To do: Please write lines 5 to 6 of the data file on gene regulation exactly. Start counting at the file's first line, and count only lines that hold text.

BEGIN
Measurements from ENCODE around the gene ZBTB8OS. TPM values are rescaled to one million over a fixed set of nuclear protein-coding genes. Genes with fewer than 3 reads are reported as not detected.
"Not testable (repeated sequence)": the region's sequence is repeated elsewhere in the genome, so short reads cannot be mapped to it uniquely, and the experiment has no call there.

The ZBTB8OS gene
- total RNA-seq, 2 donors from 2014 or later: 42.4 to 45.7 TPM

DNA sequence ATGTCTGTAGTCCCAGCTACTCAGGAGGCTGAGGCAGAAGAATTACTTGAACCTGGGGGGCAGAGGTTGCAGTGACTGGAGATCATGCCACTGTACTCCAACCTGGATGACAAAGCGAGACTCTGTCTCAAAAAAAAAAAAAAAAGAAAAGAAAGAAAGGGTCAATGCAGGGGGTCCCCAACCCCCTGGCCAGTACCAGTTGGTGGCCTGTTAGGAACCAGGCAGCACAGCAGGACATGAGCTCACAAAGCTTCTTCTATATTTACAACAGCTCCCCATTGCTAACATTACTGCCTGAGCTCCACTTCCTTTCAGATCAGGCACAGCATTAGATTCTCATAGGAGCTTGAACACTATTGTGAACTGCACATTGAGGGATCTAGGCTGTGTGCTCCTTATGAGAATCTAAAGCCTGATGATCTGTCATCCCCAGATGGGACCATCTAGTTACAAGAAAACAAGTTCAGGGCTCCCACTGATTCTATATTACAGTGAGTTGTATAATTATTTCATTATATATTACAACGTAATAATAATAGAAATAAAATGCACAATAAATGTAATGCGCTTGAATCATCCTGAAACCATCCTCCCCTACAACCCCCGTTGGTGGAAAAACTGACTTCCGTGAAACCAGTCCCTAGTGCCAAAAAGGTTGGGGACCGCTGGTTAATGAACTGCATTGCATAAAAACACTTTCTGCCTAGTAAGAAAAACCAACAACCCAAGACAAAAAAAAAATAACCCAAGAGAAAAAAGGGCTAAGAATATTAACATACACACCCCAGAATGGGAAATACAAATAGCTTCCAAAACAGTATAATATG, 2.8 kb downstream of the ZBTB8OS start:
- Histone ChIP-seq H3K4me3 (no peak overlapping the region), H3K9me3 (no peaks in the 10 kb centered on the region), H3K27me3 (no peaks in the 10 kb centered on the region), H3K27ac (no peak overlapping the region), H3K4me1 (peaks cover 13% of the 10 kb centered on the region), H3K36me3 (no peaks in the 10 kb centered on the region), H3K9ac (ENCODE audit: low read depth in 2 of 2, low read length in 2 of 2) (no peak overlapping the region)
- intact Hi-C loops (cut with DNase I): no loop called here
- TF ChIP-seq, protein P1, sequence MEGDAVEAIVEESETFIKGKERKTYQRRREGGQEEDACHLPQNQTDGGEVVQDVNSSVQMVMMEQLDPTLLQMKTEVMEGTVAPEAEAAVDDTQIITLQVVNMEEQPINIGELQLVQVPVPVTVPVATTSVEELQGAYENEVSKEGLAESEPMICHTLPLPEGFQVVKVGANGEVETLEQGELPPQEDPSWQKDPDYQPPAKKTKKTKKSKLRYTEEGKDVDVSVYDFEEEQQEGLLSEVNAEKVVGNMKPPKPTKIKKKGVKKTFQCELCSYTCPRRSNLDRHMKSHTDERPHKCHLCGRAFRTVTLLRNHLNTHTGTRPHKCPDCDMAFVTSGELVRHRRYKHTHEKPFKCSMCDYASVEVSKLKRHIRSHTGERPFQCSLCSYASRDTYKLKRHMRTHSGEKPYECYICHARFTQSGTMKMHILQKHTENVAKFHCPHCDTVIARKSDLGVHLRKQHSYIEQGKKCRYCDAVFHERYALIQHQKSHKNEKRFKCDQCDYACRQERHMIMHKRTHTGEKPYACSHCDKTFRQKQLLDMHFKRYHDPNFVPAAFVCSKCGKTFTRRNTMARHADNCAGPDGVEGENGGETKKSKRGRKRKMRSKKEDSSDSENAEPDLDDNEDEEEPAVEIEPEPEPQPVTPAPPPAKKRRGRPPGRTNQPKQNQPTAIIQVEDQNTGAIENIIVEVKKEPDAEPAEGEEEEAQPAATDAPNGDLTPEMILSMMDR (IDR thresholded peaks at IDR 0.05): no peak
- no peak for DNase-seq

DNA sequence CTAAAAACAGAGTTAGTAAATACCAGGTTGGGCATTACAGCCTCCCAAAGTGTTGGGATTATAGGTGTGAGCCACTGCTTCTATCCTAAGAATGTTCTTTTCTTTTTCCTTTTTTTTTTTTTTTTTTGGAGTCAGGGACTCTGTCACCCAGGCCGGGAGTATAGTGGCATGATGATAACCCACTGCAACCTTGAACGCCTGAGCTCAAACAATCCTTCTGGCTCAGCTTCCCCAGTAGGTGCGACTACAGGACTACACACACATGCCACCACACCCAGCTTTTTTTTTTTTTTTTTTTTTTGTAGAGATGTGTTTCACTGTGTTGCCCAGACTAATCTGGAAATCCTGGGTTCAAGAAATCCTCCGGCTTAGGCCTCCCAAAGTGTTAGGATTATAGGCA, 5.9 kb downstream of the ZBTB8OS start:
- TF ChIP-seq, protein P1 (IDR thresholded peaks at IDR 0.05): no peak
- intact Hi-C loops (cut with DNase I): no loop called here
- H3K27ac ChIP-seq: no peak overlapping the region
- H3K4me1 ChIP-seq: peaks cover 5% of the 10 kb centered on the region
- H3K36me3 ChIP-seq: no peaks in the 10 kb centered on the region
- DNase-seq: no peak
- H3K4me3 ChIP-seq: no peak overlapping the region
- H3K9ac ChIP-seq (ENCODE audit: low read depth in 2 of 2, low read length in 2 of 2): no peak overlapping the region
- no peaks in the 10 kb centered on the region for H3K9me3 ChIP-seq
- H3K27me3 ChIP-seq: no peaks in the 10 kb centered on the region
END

DNA sequence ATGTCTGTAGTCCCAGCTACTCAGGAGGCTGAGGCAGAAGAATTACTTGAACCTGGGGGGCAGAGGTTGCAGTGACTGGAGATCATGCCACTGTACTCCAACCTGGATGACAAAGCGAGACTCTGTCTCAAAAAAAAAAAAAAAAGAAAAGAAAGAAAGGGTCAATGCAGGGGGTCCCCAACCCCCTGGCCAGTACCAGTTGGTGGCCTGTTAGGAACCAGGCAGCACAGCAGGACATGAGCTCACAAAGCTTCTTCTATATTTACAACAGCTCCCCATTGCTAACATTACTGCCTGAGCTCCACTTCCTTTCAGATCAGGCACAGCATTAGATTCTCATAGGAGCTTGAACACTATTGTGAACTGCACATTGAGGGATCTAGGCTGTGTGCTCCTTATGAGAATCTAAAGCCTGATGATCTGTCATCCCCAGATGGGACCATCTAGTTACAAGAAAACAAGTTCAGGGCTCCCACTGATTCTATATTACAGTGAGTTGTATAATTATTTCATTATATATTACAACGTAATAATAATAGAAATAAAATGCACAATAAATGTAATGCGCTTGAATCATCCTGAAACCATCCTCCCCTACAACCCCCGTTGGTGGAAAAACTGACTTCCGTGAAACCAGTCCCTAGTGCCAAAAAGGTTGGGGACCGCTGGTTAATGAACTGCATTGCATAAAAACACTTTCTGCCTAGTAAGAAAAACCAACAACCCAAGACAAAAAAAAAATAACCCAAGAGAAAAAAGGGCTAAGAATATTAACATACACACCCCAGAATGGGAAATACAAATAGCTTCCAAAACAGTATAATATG, 2.8 kb downstream of the ZBTB8OS start:
- Histone ChIP-seq H3K4me3 (no peak overlapping the region), H3K9me3 (no peaks in the 10 kb centered on the region), H3K27me3 (no peaks in the 10 kb centered on the region), H3K27ac (no peak overlapping the region), H3K4me1 (peaks cover 13% of the 10 kb centered on the region), H3K36me3 (no peaks in the 10 kb centered on the region), H3K9ac (ENCODE audit: low read depth in 2 of 2, low read length in 2 of 2) (no peak overlapping the region)